Though there were some struggles in this new style of activity, our students came to love the concept! We hope to build on this idea of coding in the future, and we think that, along with readings on inventors and computers, we can help the students in writing some basic code. 

Some of our students built impressive displays, and we can't wait to see what happens when we transfer these skills to other pursuits!

Monday, February 19, 2018

Litton Middle School 2/16

Several Litton RAPS students represented the program so well at the community breakfast last week. We are so proud of them and their enthusiasm for reading. It was awesome!

On Friday, students settled in with their book club groups to discuss while they worked on a creative project. They worked on creating postcards from their book. The front image represented a theme, symbol, or scene of their book. On the back, students wrote a message describing the scene. Some students plan to take on the perspective of one of their characters. 

The students really enjoyed working on these postcards and we will continue with the project next week. Most groups are finishing up their books, so we will begin a new round of book clubs in the next few weeks.  

Two of the students reading A Long Walk to Water working on their postcards. We love seeing their artistic talent.

The group reading Refugee discusses their favorite quotes and characters before beginning their postcards.
Some of the Litton RAPS group representing the program at the Litton Community Breakfast!

Saturday, February 17, 2018

McMurray 2/16

We began this RAPS club time by asking students to share what they noticedThe Arrival by Shaun Tan.  As they flipped through the pages for the first time, they noticed that pages looked old, that it is strange that there are no words, and that it looks like a comic book.  We collectively thought about how we can read a book that has no words by asking questions and analyzing what the pictures.

After this brief introduction, we split into three groups, to read and to make the origami birds that appears as a frequent symbol in this graphic novel.

Origami was new to many students, and some absolutely loved it, taking home more paper to try their hand at it again.  Others got a bit stumped with some folding patterns and were very glad to have finished one!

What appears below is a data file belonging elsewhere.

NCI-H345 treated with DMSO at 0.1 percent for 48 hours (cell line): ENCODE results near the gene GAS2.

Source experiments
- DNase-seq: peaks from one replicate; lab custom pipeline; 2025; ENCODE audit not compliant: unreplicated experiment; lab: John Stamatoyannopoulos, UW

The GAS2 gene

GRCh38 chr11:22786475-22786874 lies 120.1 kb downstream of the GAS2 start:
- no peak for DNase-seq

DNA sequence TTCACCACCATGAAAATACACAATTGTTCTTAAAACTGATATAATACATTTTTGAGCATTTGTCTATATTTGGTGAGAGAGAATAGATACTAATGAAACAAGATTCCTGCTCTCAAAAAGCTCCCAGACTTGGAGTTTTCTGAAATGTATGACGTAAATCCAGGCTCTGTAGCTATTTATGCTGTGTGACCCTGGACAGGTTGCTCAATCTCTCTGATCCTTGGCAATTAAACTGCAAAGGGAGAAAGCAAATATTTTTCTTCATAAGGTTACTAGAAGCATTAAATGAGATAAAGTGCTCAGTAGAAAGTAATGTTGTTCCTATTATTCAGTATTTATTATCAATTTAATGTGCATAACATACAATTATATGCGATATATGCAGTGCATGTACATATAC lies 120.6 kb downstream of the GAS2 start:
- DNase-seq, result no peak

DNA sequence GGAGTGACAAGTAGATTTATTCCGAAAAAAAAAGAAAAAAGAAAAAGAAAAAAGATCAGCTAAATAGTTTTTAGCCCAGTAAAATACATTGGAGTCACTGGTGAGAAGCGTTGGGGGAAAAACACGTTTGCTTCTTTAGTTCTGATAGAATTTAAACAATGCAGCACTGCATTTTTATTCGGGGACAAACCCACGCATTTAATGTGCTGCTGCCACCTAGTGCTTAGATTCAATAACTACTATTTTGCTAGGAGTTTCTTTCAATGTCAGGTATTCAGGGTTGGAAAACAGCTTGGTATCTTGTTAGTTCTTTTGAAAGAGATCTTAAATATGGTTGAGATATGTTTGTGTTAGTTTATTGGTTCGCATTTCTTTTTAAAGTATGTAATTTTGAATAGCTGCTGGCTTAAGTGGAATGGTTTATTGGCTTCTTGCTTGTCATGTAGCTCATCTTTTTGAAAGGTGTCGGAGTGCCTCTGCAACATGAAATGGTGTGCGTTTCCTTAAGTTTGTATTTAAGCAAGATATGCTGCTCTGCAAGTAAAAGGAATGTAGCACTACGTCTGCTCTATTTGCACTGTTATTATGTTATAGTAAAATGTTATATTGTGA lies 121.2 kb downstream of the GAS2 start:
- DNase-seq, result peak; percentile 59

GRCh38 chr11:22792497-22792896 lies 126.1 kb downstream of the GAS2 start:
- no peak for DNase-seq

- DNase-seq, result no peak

Their birds will soon grace Ms. Barrack's classroom as a decoration and fun reminder of what they made.

We look forward to exploring The Arrival  again in two weeks!

Thursday, February 15, 2018

Wright Feb. 13

Discussion started heating up today as students began making connections between images and the story in The Arrival by Shaun Tan.  Last week, students had found where all the origami was in the book, to see if they notice a pattern with this symbol.  Rappers thought that they represented hope, love and a connection to his daughter.  A few students connected origami to letter writing, and spent about thirty minutes working to connect different parts of the story, still working on reading a graphic novel with no text.

Next week, we will continue with The Arrival, origami, and letter writing!

Wednesday, February 14, 2018

Cameron Valentine's Day!

Our students were so excited to see us for Valentine's Day! They'd spent the day learning some of the norms of the holiday, and our lesson from last week seemed to have stuck! We decided to start with an acrostic poem, using the word "heart." Though the students seemed to have trouble with the concept at first, brainstorming a list of potential words to start each line seemed to really help, and they really liked the opportunity to flex their creative muscles!